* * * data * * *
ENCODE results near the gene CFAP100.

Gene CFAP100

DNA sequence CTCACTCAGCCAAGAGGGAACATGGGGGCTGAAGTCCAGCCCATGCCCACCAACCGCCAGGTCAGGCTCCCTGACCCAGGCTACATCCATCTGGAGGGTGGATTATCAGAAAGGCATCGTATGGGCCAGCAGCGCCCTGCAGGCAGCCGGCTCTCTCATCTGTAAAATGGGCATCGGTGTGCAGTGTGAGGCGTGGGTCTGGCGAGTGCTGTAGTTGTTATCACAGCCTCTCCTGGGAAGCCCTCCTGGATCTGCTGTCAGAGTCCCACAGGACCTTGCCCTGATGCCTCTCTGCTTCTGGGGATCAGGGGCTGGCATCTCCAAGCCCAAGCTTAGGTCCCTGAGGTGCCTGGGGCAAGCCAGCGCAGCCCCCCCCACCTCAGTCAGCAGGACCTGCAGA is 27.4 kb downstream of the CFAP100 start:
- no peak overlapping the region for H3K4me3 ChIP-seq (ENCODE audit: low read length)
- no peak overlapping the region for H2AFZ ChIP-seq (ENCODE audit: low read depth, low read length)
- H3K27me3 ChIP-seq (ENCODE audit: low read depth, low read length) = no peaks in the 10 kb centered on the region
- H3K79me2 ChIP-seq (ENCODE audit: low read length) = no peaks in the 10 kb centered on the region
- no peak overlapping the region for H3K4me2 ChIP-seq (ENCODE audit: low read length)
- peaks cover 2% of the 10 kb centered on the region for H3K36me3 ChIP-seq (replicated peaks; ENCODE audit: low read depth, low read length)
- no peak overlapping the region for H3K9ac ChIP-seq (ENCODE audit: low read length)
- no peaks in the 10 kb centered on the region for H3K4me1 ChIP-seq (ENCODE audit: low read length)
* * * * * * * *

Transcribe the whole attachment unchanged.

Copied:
ENCODE results near the gene CFAP100.

Gene CFAP100

DNA sequence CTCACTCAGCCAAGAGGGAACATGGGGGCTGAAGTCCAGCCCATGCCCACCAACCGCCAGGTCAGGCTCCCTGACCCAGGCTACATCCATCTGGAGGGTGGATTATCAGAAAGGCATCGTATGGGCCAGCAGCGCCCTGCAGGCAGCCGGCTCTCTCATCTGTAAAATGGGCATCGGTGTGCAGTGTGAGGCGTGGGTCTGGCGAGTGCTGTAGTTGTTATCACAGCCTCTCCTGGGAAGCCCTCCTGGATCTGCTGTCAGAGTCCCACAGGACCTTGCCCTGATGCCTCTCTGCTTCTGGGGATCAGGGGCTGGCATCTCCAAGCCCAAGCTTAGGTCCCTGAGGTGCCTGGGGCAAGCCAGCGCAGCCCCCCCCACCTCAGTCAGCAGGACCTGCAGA is 27.4 kb downstream of the CFAP100 start:
- no peak overlapping the region for H3K4me3 ChIP-seq (ENCODE audit: low read length)
- no peak overlapping the region for H2AFZ ChIP-seq (ENCODE audit: low read depth, low read length)
- H3K27me3 ChIP-seq (ENCODE audit: low read depth, low read length) = no peaks in the 10 kb centered on the region
- H3K79me2 ChIP-seq (ENCODE audit: low read length) = no peaks in the 10 kb centered on the region
- no peak overlapping the region for H3K4me2 ChIP-seq (ENCODE audit: low read length)
- peaks cover 2% of the 10 kb centered on the region for H3K36me3 ChIP-seq (replicated peaks; ENCODE audit: low read depth, low read length)
- no peak overlapping the region for H3K9ac ChIP-seq (ENCODE audit: low read length)
- no peaks in the 10 kb centered on the region for H3K4me1 ChIP-seq (ENCODE audit: low read length)